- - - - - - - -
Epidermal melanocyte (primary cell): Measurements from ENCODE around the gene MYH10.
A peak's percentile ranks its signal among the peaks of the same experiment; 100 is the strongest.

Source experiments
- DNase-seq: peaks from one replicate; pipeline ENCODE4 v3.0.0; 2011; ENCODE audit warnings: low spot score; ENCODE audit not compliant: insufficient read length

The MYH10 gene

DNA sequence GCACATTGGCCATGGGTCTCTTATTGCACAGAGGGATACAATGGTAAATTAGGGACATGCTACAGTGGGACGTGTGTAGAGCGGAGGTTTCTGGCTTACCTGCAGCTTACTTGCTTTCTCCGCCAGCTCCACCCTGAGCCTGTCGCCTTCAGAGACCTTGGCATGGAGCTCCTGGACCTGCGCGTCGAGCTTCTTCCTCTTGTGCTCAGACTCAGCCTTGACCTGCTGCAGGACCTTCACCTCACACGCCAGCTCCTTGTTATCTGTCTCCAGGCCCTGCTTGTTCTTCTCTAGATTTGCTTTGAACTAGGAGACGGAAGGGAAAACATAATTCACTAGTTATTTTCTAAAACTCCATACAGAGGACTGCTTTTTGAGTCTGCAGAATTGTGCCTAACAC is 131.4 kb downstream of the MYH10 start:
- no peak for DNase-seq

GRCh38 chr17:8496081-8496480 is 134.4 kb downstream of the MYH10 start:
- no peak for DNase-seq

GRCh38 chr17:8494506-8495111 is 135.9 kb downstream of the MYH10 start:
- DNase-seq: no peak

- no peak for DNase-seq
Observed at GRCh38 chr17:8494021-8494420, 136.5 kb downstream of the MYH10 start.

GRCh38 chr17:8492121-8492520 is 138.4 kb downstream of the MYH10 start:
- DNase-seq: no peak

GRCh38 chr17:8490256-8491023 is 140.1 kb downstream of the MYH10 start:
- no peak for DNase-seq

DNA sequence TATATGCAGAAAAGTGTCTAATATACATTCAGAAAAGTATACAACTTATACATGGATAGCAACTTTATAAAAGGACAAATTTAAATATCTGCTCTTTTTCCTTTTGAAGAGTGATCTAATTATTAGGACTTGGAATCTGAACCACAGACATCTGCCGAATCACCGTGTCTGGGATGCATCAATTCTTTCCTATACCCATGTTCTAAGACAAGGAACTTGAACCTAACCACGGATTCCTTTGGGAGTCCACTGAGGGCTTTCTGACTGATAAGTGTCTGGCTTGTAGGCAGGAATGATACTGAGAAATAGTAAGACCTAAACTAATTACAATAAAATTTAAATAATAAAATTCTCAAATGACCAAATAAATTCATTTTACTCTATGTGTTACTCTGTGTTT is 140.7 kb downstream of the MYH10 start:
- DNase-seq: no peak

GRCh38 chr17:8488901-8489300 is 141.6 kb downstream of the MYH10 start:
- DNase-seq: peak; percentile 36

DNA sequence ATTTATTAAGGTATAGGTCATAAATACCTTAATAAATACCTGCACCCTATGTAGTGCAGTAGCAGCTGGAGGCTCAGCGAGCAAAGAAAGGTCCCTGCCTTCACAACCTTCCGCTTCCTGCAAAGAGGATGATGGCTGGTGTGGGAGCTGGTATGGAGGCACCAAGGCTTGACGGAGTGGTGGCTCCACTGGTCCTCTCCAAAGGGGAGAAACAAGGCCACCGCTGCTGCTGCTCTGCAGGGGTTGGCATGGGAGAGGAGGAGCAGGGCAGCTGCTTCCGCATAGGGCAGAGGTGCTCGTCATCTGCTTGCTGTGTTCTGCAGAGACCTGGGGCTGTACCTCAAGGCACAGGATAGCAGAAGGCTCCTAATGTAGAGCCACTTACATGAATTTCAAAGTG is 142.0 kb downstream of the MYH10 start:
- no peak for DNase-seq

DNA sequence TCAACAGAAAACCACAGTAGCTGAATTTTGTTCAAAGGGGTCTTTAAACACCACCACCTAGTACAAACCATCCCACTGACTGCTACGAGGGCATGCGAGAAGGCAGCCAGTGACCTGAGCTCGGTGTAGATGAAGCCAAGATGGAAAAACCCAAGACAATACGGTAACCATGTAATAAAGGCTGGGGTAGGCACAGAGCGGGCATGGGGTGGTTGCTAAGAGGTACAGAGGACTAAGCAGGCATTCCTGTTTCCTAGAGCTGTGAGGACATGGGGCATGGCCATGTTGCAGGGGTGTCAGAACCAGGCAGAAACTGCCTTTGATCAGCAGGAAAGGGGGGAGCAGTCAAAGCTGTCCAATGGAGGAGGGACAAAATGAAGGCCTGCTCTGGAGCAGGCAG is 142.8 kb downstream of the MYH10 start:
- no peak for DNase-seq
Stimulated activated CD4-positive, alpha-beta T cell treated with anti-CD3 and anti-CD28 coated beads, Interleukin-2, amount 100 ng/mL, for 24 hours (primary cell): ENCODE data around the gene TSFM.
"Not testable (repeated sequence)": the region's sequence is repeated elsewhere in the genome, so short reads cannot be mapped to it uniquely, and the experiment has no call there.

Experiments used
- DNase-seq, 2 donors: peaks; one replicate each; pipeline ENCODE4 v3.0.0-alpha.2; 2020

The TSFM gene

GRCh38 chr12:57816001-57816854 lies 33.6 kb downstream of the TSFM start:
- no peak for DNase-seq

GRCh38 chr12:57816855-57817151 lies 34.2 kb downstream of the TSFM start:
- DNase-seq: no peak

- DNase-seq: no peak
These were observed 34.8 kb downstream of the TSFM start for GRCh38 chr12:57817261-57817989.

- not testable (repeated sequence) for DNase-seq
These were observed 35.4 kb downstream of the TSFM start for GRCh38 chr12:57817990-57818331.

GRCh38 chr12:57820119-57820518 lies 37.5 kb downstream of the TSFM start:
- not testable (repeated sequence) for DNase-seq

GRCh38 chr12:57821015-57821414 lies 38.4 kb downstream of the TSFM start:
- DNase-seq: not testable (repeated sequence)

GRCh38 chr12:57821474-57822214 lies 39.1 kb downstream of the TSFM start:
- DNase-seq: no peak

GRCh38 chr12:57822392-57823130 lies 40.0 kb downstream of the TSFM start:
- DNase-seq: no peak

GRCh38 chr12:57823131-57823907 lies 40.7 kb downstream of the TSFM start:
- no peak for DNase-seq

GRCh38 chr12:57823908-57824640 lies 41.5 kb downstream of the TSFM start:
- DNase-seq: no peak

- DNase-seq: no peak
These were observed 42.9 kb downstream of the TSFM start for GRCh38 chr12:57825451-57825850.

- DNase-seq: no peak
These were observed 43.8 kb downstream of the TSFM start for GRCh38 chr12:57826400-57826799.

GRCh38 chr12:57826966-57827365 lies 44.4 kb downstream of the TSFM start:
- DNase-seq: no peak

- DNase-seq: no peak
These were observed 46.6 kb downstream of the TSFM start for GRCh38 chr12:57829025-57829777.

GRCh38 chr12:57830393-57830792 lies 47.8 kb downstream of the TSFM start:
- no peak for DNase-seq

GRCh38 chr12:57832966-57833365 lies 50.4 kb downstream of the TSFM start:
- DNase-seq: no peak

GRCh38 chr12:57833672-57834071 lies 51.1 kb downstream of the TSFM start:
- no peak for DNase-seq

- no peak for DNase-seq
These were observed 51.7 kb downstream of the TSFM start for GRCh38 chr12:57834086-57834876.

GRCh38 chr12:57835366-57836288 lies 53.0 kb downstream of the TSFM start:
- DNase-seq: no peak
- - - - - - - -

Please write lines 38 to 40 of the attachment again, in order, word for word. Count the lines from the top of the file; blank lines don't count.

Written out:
These were observed 35.4 kb downstream of the TSFM start for GRCh38 chr12:57817990-57818331.

GRCh38 chr12:57820119-57820518 lies 37.5 kb downstream of the TSFM start:
- not testable (repeated sequence) for DNase-seq